Sep 24, 2013

"The Beggar's Honesty" from Sermons in the Stroms

This happened while I was once travelling to Delhi some years back. In the gangway of the compartment which was overcrowded was a crippled beggar in dirty tattered rags.
In the morning while the train was nearing Ratlam, I went to make use of the lavatory. As it was then engaged, I waited on. Just then, a Travelling Ticket Examiner came from the next compartment. As my ticket was being checked, the above said beggar handed over to the T.T.E., a money purse which he said, he had found on his bed and added that it contained lot of money. He asked the T.T.E. to find out the owner and make it over to-him.
It was a big size green purse with an attractive picture of Lord Shiva in a dancing pose embossed on it.

The T.T.E., weighingly gave the purse a look over, put it into his bag and informed the beggar that the same would be handed over to the owner. After that, he left the compartment without checking.
When I returned to my seat, I asked some of those who were seated near me if anyone of them had lost a purse. The question passed on from bench to bench and none in the compartment complained of any loss.
In the meantime, the train Reached Ratlam Junction and the beggar detrained there with out any airs of having done a great deed and disappeared in the crowd.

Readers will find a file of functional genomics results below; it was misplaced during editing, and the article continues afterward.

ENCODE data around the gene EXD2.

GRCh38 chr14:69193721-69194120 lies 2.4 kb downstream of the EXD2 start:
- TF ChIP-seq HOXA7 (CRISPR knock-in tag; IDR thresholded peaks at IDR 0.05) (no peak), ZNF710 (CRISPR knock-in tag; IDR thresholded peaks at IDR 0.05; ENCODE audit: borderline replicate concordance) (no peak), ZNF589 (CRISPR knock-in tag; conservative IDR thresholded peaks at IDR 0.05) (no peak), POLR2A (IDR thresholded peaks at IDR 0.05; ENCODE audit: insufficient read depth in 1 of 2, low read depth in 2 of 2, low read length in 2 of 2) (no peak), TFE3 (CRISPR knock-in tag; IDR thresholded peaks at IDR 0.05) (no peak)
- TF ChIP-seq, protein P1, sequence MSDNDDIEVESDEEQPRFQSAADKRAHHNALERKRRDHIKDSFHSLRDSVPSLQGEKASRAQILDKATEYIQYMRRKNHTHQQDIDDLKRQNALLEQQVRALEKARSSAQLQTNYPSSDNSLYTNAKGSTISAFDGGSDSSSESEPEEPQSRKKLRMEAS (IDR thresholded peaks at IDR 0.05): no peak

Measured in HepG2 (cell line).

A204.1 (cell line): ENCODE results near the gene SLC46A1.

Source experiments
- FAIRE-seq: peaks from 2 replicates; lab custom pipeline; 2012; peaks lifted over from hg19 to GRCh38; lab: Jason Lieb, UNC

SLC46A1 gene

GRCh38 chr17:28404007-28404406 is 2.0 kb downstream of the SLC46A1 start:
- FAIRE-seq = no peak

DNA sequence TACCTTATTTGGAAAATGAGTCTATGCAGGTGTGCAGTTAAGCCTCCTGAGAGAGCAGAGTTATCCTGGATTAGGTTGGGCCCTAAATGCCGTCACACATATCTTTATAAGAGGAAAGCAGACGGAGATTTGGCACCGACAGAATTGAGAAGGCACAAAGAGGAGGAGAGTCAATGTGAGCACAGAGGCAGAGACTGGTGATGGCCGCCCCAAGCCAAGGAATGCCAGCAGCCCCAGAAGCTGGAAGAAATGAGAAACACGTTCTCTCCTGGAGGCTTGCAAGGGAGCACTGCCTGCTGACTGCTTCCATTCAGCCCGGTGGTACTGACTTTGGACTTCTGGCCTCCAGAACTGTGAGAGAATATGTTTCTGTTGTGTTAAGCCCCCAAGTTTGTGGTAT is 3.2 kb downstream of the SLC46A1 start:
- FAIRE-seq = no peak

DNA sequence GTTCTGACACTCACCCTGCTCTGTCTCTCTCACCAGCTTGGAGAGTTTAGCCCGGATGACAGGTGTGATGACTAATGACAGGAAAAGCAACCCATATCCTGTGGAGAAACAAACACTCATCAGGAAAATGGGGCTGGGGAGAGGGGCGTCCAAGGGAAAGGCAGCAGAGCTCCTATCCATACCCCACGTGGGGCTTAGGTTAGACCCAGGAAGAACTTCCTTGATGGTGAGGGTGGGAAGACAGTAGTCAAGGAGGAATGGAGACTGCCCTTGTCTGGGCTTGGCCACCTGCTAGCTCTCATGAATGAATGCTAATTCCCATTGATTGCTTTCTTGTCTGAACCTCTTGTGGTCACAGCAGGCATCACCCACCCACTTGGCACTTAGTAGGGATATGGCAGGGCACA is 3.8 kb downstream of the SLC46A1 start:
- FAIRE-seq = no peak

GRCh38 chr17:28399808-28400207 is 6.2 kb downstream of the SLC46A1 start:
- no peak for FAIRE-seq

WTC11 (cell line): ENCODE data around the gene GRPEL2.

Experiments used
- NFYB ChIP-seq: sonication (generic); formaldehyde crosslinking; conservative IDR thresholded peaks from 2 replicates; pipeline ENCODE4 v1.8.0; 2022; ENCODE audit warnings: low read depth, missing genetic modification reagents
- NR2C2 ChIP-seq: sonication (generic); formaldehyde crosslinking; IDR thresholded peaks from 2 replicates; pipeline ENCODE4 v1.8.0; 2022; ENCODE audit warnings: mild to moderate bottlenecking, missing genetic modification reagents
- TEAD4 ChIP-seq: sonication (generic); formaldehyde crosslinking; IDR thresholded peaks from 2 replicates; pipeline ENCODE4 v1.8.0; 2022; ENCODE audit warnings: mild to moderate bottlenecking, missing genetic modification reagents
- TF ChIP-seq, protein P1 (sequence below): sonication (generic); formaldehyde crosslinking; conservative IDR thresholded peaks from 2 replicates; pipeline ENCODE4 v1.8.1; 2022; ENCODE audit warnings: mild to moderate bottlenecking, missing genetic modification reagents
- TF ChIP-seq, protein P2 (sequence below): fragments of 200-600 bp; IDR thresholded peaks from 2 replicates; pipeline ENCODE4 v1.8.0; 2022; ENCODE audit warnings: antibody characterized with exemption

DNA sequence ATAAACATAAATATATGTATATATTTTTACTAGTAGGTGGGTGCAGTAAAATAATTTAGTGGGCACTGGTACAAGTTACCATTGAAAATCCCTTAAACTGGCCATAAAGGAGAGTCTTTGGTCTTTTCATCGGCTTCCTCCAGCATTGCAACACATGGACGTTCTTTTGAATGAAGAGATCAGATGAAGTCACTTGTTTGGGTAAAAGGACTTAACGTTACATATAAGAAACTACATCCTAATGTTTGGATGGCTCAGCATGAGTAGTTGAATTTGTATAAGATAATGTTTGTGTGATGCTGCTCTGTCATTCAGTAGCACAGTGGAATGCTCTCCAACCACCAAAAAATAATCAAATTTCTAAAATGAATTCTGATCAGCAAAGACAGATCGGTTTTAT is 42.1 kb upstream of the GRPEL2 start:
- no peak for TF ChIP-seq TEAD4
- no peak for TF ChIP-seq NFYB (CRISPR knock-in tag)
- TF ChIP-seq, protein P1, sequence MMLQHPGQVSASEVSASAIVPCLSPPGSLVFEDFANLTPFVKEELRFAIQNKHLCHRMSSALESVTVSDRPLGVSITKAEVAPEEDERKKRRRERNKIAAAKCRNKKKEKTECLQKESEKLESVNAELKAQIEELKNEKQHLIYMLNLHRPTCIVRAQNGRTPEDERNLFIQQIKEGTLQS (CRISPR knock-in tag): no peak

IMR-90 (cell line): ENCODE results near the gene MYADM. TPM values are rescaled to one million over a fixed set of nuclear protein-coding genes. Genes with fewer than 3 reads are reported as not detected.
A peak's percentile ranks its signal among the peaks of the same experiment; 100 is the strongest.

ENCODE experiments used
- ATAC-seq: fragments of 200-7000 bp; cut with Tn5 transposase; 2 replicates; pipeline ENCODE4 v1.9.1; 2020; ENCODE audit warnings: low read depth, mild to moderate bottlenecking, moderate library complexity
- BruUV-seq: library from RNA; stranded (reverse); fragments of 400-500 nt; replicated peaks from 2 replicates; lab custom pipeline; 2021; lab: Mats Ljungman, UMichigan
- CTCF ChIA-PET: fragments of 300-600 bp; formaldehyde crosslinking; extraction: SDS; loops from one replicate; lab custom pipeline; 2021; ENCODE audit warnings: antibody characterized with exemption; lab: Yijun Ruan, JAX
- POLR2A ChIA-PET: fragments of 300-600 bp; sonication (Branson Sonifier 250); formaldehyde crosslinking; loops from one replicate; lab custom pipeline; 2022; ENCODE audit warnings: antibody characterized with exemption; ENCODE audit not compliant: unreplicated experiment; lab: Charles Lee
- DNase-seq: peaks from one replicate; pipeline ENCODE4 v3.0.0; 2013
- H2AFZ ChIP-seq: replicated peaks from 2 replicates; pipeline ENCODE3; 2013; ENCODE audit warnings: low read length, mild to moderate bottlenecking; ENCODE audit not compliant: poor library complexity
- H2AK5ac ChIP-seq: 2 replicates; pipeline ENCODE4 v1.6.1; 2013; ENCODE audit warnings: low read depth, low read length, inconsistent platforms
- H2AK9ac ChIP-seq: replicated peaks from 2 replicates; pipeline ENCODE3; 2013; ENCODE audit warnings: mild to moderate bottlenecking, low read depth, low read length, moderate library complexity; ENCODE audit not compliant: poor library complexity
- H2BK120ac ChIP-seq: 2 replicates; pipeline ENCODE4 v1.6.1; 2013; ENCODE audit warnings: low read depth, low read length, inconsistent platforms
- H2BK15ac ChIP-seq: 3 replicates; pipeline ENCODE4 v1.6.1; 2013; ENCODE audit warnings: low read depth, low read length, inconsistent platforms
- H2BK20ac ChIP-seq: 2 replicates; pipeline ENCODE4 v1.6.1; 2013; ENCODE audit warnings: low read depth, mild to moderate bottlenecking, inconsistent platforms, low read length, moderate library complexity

When little over an hour later the train reached Nagda station, a gentleman who was sleeping on the luggage rack facing my seat, got down and was hurriedly rummaging his bed and baggage and searchingly looking about hers and there with an apprehensive countenance. Obviously, he had lost something.
When asked, he informed us that he had lost his purse containing Rs. 860/- and some important documents. Describing the purse, he said that it was a light green leather one with, a picture of Shiva in a dancing pose on it. He also said that it was likely that the purse fell off from his pocket while he was boarding the train at Godhra in the early hours that day.
 After informing him how his purse had made way into the hands of a T.T.E., I took him with me and moved from one end of the platform to the other searching for that T.T.E., in the train and in the offices. I found only new faces. As was usual, the batch to which that T.T.E. belonged had changed at Ratlam.
Though Ratlam was only about 25 miles from Nagda, yet, the chances of our being immediately connected to that place either by train or by bus were nil. And that apart, we wouldn't have got back the money from that Travelling Ticket Examiner who had deliberately pocketed the purse with dishonest intentions.
Enduring the loss by overcoming his earlier feelings, that gentleman who was bound for Kotah Junction noted down from me the identity of that crippled beggar and I could see that he wanted to pay in person his hearty homages to HONESTY which was moving about in rags.

The educated and the moneyed one very OFTEN finds, Are generally very selfish, sinful and of perverted minds. The uneducated and the poor-on the other hand, are more humane and worthy sons of the God's land.

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